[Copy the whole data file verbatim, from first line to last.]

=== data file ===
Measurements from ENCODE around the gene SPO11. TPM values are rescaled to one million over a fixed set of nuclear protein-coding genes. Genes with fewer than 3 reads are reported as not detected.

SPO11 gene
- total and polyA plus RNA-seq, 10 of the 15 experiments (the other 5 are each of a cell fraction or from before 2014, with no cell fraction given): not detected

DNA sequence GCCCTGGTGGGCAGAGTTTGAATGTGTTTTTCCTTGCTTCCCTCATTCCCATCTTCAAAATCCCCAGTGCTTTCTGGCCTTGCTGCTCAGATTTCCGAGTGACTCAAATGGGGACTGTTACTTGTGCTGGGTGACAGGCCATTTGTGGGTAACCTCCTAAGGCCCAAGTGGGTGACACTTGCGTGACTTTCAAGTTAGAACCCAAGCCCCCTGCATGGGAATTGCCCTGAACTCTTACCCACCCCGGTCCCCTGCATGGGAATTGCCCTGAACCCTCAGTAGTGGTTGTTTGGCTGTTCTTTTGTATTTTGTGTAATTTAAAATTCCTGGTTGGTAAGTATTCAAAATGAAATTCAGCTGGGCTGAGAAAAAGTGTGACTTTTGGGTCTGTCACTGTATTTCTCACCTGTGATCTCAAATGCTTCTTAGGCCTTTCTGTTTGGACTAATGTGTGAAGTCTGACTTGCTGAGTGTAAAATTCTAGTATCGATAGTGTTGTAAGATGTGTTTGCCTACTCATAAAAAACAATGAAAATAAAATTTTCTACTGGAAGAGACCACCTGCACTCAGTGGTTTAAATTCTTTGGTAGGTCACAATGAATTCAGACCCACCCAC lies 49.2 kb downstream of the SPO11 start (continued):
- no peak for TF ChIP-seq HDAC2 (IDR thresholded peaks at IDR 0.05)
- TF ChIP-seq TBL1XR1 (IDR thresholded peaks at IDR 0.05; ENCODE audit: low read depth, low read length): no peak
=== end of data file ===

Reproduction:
Measurements from ENCODE around the gene SPO11. TPM values are rescaled to one million over a fixed set of nuclear protein-coding genes. Genes with fewer than 3 reads are reported as not detected.

SPO11 gene
- total and polyA plus RNA-seq, 10 of the 15 experiments (the other 5 are each of a cell fraction or from before 2014, with no cell fraction given): not detected

DNA sequence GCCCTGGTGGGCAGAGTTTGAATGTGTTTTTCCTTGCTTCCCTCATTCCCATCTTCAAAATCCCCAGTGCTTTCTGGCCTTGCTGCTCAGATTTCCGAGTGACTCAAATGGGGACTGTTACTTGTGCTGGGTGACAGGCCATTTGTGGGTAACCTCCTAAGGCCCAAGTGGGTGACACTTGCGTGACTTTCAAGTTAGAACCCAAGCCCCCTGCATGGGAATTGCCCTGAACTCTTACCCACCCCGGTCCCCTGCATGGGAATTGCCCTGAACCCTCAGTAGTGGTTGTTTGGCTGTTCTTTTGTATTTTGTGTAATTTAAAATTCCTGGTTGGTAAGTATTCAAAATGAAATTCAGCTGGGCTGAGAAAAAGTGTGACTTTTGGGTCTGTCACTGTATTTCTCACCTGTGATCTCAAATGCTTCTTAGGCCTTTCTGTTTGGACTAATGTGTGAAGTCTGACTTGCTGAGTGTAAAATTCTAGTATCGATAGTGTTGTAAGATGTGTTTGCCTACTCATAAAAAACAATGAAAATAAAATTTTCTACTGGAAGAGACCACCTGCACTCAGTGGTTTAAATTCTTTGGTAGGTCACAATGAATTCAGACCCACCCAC lies 49.2 kb downstream of the SPO11 start (continued):
- no peak for TF ChIP-seq HDAC2 (IDR thresholded peaks at IDR 0.05)
- TF ChIP-seq TBL1XR1 (IDR thresholded peaks at IDR 0.05; ENCODE audit: low read depth, low read length): no peak